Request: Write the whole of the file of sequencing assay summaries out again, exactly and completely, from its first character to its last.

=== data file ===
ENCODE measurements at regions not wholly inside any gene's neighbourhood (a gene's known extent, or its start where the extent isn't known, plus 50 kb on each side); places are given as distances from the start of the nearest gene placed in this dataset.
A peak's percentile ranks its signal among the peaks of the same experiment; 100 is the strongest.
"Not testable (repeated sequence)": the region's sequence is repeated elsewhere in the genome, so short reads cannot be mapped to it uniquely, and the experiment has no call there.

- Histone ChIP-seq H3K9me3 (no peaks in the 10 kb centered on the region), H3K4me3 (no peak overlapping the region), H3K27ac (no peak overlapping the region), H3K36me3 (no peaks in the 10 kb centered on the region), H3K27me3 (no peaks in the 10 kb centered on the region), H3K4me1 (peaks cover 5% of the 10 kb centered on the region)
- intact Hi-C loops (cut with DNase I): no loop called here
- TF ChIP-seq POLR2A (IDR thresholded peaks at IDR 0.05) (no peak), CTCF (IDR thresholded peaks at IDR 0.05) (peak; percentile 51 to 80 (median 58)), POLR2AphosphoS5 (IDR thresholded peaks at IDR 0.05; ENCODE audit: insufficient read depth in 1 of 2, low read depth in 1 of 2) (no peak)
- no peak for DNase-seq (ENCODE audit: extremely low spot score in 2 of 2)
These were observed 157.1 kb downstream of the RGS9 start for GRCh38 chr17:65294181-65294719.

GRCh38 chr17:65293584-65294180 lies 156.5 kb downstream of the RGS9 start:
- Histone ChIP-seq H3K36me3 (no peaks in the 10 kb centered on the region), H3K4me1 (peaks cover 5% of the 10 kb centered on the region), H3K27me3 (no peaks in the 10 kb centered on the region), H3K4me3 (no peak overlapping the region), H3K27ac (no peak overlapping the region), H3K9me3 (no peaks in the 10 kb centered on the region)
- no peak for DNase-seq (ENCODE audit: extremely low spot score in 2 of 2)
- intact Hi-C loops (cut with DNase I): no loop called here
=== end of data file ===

ENCODE measurements at regions not wholly inside any gene's neighbourhood (a gene's known extent, or its start where the extent isn't known, plus 50 kb on each side); places are given as distances from the start of the nearest gene placed in this dataset.
A peak's percentile ranks its signal among the peaks of the same experiment; 100 is the strongest.
"Not testable (repeated sequence)": the region's sequence is repeated elsewhere in the genome, so short reads cannot be mapped to it uniquely, and the experiment has no call there.

- Histone ChIP-seq H3K9me3 (no peaks in the 10 kb centered on the region), H3K4me3 (no peak overlapping the region), H3K27ac (no peak overlapping the region), H3K36me3 (no peaks in the 10 kb centered on the region), H3K27me3 (no peaks in the 10 kb centered on the region), H3K4me1 (peaks cover 5% of the 10 kb centered on the region)
- intact Hi-C loops (cut with DNase I): no loop called here
- TF ChIP-seq POLR2A (IDR thresholded peaks at IDR 0.05) (no peak), CTCF (IDR thresholded peaks at IDR 0.05) (peak; percentile 51 to 80 (median 58)), POLR2AphosphoS5 (IDR thresholded peaks at IDR 0.05; ENCODE audit: insufficient read depth in 1 of 2, low read depth in 1 of 2) (no peak)
- no peak for DNase-seq (ENCODE audit: extremely low spot score in 2 of 2)
These were observed 157.1 kb downstream of the RGS9 start for GRCh38 chr17:65294181-65294719.

GRCh38 chr17:65293584-65294180 lies 156.5 kb downstream of the RGS9 start:
- Histone ChIP-seq H3K36me3 (no peaks in the 10 kb centered on the region), H3K4me1 (peaks cover 5% of the 10 kb centered on the region), H3K27me3 (no peaks in the 10 kb centered on the region), H3K4me3 (no peak overlapping the region), H3K27ac (no peak overlapping the region), H3K9me3 (no peaks in the 10 kb centered on the region)
- no peak for DNase-seq (ENCODE audit: extremely low spot score in 2 of 2)
- intact Hi-C loops (cut with DNase I): no loop called here